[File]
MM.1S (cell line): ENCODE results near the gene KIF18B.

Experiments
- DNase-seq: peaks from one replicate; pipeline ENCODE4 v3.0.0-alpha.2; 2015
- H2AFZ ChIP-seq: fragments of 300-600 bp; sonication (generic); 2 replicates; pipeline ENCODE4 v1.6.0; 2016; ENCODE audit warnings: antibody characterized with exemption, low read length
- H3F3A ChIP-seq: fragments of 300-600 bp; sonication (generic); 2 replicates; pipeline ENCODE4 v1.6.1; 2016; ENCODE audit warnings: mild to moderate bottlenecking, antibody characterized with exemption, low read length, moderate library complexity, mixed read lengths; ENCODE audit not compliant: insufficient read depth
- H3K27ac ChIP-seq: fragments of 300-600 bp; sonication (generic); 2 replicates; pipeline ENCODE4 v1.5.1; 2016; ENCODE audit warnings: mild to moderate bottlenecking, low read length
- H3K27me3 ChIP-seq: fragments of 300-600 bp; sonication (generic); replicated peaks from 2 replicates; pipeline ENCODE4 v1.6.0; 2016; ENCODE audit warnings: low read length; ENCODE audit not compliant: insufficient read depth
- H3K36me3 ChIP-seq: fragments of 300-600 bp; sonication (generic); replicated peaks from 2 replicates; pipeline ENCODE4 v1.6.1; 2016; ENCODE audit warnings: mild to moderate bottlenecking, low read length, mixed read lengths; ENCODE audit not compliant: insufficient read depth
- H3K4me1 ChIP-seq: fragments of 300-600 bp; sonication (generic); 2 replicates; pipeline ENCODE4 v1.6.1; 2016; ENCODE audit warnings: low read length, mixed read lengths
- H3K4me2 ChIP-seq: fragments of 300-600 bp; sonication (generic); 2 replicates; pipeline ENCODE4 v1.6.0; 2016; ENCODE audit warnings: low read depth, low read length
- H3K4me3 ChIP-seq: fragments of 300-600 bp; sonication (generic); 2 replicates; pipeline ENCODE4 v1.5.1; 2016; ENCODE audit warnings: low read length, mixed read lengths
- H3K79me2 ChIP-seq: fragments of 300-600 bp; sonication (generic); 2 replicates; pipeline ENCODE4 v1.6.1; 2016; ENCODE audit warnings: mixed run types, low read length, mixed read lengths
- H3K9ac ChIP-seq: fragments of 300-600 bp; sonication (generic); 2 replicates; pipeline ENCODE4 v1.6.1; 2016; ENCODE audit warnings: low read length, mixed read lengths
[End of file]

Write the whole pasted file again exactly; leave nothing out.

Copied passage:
MM.1S (cell line): ENCODE results near the gene KIF18B.

Experiments
- DNase-seq: peaks from one replicate; pipeline ENCODE4 v3.0.0-alpha.2; 2015
- H2AFZ ChIP-seq: fragments of 300-600 bp; sonication (generic); 2 replicates; pipeline ENCODE4 v1.6.0; 2016; ENCODE audit warnings: antibody characterized with exemption, low read length
- H3F3A ChIP-seq: fragments of 300-600 bp; sonication (generic); 2 replicates; pipeline ENCODE4 v1.6.1; 2016; ENCODE audit warnings: mild to moderate bottlenecking, antibody characterized with exemption, low read length, moderate library complexity, mixed read lengths; ENCODE audit not compliant: insufficient read depth
- H3K27ac ChIP-seq: fragments of 300-600 bp; sonication (generic); 2 replicates; pipeline ENCODE4 v1.5.1; 2016; ENCODE audit warnings: mild to moderate bottlenecking, low read length
- H3K27me3 ChIP-seq: fragments of 300-600 bp; sonication (generic); replicated peaks from 2 replicates; pipeline ENCODE4 v1.6.0; 2016; ENCODE audit warnings: low read length; ENCODE audit not compliant: insufficient read depth
- H3K36me3 ChIP-seq: fragments of 300-600 bp; sonication (generic); replicated peaks from 2 replicates; pipeline ENCODE4 v1.6.1; 2016; ENCODE audit warnings: mild to moderate bottlenecking, low read length, mixed read lengths; ENCODE audit not compliant: insufficient read depth
- H3K4me1 ChIP-seq: fragments of 300-600 bp; sonication (generic); 2 replicates; pipeline ENCODE4 v1.6.1; 2016; ENCODE audit warnings: low read length, mixed read lengths
- H3K4me2 ChIP-seq: fragments of 300-600 bp; sonication (generic); 2 replicates; pipeline ENCODE4 v1.6.0; 2016; ENCODE audit warnings: low read depth, low read length
- H3K4me3 ChIP-seq: fragments of 300-600 bp; sonication (generic); 2 replicates; pipeline ENCODE4 v1.5.1; 2016; ENCODE audit warnings: low read length, mixed read lengths
- H3K79me2 ChIP-seq: fragments of 300-600 bp; sonication (generic); 2 replicates; pipeline ENCODE4 v1.6.1; 2016; ENCODE audit warnings: mixed run types, low read length, mixed read lengths
- H3K9ac ChIP-seq: fragments of 300-600 bp; sonication (generic); 2 replicates; pipeline ENCODE4 v1.6.1; 2016; ENCODE audit warnings: low read length, mixed read lengths